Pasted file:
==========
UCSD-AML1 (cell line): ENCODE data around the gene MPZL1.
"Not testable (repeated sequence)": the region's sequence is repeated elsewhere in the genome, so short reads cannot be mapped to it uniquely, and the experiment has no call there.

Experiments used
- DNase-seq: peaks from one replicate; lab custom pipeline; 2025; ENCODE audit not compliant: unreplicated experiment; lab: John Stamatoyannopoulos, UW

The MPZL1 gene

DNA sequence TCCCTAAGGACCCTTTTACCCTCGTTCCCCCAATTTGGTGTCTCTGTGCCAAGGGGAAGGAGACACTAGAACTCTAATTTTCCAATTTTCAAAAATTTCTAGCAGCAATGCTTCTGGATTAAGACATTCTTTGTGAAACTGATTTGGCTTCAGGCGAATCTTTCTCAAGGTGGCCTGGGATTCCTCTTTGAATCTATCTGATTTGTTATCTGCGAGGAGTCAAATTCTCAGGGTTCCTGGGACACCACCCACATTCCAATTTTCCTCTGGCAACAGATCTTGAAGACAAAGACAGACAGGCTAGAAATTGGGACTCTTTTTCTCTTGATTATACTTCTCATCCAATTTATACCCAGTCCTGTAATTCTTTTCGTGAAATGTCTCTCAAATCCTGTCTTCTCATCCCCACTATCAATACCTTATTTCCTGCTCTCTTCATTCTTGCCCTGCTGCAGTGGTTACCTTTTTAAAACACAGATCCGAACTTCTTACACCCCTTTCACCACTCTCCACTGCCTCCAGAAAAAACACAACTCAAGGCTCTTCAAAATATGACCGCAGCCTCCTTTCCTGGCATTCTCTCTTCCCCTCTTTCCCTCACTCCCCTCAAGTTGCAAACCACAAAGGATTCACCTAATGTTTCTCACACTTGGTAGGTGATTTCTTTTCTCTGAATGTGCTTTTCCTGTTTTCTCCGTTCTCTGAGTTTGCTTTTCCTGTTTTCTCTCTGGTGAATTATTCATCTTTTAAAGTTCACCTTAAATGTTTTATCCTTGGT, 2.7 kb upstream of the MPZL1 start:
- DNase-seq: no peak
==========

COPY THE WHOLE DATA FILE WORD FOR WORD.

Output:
UCSD-AML1 (cell line): ENCODE data around the gene MPZL1.
"Not testable (repeated sequence)": the region's sequence is repeated elsewhere in the genome, so short reads cannot be mapped to it uniquely, and the experiment has no call there.

Experiments used
- DNase-seq: peaks from one replicate; lab custom pipeline; 2025; ENCODE audit not compliant: unreplicated experiment; lab: John Stamatoyannopoulos, UW

The MPZL1 gene

DNA sequence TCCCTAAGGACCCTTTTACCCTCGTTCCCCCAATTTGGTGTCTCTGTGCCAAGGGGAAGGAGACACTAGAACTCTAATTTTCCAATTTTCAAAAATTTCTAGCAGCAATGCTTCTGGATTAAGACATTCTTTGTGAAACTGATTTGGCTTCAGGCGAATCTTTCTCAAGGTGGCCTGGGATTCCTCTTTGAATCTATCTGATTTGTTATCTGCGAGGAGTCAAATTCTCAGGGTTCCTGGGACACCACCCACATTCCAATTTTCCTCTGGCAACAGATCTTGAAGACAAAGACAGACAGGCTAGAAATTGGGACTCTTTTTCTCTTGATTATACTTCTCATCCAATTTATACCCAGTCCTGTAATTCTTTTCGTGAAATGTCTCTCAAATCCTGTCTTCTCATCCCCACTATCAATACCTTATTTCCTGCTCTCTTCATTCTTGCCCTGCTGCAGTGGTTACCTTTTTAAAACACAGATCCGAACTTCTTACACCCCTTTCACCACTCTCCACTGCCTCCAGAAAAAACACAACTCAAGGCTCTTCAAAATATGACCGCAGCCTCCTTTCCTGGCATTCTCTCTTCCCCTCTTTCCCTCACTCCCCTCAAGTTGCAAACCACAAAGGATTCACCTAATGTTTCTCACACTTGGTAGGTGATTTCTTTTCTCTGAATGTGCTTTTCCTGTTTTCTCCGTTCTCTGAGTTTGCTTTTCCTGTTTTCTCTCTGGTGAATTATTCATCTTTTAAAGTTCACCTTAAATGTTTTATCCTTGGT, 2.7 kb upstream of the MPZL1 start:
- DNase-seq: no peak